Common signs of employee and employer fraud in Virginia

Both employees and employers should be aware of the warning signs of potential white collar crimes in the workplace.

The relationship between employer and employee in Virginia is one that is mutually beneficial. That being said, there are instances in which either employee or employer might engage in white collar crimes such as bank fraud, embezzlement or computer crimes. No matter the crime, there are a few signs of which both employee and employer should be aware.

Employers control evidence access

While there are some business practices companies are allowed to keep secret, there are others that should be made available to either the public or certain industry regulatory entities. Employers who offer loose explanations or blatantly dodge questions about how they bring in money might have something to hide. The same is true of companies that do not allow audits or verification of their business claims.

Employees live beyond their financial means and company position

While there is no rule against employees having multiple sources of income, it is often suspicious when low-level employees suddenly start living more like the CEO of a Fortune 500 company without a solid explanation, driving expensive cars and wearing expensive clothes. While there are several reasons behind such opulence, one could be the person is purposefully misappropriating company funds.

Employers focus too much on the bottom line

It is not a crime for a business to want to be profitable, but that desire should not come at the cost of crossing a legal line. Companies that put a majority of their focus on making money and actually make those dividends time and time again without fail could be engaging in illegal acts to meet their goals. There could be a reasonable and lawful reason for the success, or it could be something that requires the intervention of a criminal defense lawyer.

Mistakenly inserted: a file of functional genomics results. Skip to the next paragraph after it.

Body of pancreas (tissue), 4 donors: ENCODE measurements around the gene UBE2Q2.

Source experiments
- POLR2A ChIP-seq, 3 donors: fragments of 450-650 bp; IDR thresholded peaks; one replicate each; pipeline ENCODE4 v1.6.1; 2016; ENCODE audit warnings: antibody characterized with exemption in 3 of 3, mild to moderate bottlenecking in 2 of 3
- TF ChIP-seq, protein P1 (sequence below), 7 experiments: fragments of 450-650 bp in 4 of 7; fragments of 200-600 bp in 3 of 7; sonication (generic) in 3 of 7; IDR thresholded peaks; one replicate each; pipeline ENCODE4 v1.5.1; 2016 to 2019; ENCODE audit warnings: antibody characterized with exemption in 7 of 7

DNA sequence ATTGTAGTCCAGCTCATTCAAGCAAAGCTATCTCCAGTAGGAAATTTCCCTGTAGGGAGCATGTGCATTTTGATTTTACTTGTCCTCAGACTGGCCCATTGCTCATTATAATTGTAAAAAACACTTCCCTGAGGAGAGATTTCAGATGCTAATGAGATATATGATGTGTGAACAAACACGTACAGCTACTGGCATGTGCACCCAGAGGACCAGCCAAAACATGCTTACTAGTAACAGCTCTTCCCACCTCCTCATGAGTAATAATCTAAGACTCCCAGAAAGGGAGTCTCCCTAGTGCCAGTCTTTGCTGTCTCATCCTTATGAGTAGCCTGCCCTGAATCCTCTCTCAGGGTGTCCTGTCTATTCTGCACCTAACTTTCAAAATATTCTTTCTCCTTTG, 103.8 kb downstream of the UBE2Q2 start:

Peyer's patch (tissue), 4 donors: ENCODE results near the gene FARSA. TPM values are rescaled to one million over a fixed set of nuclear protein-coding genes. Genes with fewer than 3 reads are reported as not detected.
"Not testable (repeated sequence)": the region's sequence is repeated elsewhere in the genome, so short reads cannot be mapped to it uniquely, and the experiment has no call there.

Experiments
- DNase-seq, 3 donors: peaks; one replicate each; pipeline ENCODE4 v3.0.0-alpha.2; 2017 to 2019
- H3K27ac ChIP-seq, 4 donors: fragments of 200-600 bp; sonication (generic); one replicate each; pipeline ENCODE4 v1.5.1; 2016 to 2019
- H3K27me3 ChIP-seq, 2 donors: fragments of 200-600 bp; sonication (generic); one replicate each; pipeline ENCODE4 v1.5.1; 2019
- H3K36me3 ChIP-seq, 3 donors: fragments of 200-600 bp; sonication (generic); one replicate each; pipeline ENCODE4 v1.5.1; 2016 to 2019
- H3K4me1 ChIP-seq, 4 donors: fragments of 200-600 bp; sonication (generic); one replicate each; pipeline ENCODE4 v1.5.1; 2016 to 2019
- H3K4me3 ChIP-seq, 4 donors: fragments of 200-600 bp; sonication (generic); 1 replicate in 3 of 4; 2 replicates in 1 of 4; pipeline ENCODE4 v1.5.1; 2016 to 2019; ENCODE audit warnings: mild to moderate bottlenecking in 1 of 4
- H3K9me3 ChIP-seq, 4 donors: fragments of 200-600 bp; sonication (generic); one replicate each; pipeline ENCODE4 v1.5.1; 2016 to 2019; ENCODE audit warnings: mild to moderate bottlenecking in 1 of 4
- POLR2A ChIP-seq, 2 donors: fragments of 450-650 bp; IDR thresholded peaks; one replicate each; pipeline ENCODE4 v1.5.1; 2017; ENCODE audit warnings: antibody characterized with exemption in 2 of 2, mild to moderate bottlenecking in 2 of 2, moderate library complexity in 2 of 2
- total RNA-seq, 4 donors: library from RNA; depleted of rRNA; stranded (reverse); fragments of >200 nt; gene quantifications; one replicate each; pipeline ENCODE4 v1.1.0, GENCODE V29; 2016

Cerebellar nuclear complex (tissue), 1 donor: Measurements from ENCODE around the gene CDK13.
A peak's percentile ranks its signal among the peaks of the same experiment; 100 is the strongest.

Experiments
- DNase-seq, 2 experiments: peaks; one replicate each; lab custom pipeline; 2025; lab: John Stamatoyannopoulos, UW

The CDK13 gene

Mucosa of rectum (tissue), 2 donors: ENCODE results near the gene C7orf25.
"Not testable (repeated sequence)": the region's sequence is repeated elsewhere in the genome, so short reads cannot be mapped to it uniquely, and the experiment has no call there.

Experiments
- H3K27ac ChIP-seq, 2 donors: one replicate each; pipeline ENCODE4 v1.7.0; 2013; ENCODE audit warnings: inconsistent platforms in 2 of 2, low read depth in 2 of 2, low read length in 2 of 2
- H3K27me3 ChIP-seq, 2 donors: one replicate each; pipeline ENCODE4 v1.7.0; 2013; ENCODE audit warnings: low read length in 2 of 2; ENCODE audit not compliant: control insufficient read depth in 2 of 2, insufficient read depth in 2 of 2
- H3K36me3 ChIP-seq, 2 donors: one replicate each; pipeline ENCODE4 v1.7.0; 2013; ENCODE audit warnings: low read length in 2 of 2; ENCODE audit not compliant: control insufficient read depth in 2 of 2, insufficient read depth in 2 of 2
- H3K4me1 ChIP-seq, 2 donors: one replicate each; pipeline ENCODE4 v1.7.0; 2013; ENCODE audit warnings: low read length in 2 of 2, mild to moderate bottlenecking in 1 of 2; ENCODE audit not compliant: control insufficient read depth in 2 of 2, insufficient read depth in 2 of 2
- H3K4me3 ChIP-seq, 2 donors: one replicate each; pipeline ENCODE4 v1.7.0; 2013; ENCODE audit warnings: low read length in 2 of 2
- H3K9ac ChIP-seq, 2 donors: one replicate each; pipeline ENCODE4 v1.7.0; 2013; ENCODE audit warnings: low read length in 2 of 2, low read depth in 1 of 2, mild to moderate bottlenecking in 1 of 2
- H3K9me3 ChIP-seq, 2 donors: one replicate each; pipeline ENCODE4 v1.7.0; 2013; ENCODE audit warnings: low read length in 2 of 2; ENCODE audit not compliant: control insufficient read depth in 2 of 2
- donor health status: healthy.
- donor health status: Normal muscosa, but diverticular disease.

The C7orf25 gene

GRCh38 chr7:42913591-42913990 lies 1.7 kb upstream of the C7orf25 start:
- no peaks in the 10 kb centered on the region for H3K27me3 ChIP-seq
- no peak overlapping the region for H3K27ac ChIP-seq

Employees who have a change in personality

Employees who are usually in a good mood and suddenly shift to being guarded, uncommunicative or jumpy could be nervous about someone learning of their workplace violations. Much like how businesses that constantly succeed in achieving their financial goals time and time again are not necessarily engaged in anything criminal, the same is true of employees who exhibit changes in behavior. That being said, both instances are red flags that should be investigated.

Just because a Virginia employer is guilty of a white collar crime does not necessarily mean the employee was aware of it and was a willing participant, and the same is true of when it is an employee who commits the crime. In either situation, it is best to sit down with an attorney to figure out what to do next.